Anthems In Eden — The Journey of Folk into Rock

in Daily Programme, Radio Riel Main

by Elrik Merlin on Wednesday, 7 February, 2018

Today’s programme traces the journey of folk into rock in the UK, with a special emphasis on the 1960s and 1970s.

There are a couple of books that trace the development of British folk music from the traditional to the folk‐rock era.

The classic is The Electric Muse: The Story of Folk into Rock by Dave Laing, Karl Dallas, Robin Denselow and Robert Shelton, published in 1975, written, interestingly, while it was still happening. Accompanying the book’s publication was a multi‐album compilation that did an excellent job of providing musical examples to illustrate the story. The album version had several incarnations, finally ending up in the form of no less than two triple‐CD sets titled The New Electric Muse I & II, issued by Castle Music in the mid‐1990s and now out of print.

More recent is Rob Young’s excellent book Electric Eden (2010), which runs from the Victorian era to more or less the present, although the focus is once again on the period between the mid 1960s, when electric folk music started to become popular, and the mid 70s when punk threw the baby wholesale out with the bathwater. That also spawned a compilation album with the same title.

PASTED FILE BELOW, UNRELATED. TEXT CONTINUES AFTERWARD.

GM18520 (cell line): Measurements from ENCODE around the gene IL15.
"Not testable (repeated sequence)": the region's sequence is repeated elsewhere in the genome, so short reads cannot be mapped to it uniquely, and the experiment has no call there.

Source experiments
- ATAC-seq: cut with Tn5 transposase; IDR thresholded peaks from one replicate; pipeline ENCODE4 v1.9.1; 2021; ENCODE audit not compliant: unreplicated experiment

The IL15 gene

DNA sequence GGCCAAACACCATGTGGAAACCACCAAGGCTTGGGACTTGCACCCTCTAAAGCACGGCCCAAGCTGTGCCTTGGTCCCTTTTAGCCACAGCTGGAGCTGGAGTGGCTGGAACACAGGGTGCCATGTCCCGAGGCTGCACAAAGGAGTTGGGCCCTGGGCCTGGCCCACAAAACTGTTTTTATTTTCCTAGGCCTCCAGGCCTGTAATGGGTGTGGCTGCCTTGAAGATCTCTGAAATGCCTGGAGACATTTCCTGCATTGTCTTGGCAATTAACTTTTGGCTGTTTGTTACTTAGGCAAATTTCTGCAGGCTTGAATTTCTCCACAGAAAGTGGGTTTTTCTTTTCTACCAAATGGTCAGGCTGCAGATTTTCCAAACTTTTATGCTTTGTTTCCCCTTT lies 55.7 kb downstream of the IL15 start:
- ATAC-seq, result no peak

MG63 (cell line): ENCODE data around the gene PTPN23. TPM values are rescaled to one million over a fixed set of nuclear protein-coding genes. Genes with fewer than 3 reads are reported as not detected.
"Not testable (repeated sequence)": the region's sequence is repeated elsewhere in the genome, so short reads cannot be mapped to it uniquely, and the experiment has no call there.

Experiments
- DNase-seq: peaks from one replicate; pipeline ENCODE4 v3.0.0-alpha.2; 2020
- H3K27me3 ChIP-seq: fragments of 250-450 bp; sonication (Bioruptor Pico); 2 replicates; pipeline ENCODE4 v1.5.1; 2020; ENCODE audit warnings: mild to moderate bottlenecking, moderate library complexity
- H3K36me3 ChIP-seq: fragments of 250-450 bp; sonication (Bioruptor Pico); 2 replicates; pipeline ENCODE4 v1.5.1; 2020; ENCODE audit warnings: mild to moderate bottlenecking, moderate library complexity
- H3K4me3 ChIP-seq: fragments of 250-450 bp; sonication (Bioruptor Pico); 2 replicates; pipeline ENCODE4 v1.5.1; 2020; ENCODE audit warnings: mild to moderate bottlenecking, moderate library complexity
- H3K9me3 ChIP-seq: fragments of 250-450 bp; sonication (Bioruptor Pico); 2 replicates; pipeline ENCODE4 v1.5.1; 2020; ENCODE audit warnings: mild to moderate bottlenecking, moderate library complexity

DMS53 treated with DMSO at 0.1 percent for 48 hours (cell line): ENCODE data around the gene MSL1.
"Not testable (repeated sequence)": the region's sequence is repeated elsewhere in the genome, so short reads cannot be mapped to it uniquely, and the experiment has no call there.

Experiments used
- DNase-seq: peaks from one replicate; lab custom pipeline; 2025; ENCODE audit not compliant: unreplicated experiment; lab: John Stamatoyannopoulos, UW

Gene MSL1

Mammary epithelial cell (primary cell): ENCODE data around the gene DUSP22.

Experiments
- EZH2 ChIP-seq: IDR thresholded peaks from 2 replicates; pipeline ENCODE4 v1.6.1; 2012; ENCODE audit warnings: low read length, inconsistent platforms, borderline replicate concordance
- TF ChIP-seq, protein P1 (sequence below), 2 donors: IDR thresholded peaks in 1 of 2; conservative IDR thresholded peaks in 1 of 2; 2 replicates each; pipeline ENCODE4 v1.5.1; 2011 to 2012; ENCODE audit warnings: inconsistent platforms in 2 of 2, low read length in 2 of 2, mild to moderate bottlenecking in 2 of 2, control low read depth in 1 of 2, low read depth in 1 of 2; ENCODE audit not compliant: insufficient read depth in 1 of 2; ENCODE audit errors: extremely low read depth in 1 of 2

The name Anthems In Eden was given to a seminal work by Shirley and Dolly Collins. Released in 1969, it consists of a single song cycle centering around the First World War and features the musicians of the Early Music Consort with the late David Munrow. It is now available on CD (if you look hard) paired with the 1976 album Amaranth. It’s also the title of another multi‐album folk history compilation, also from Castle Music, and here is where the title of today’s programme originates.

Together, these compilations trace a fascinating musical history, and we’ll hear tracks from all of them today, alongside some of the original albums from which tracks were taken for the compilations, and many more. Let us take you back to the times when unaccompanied folk music gained first acoustic instruments and ultimately electric ones, as we trace the journey of folk into rock in the UK.

Today’s programme is presented by Elrik Merlin. If you are in the United States, please click here to launch the Stream Licensing player. 

To listen from outside North America, click here to start your player if your browser is set up to pass streams to an external player. 

You can also listen via TuneIn, either with their web site or via the TuneIn App.


{ 0 comments… add one now }

Leave a Comment

Previous post:

Next post: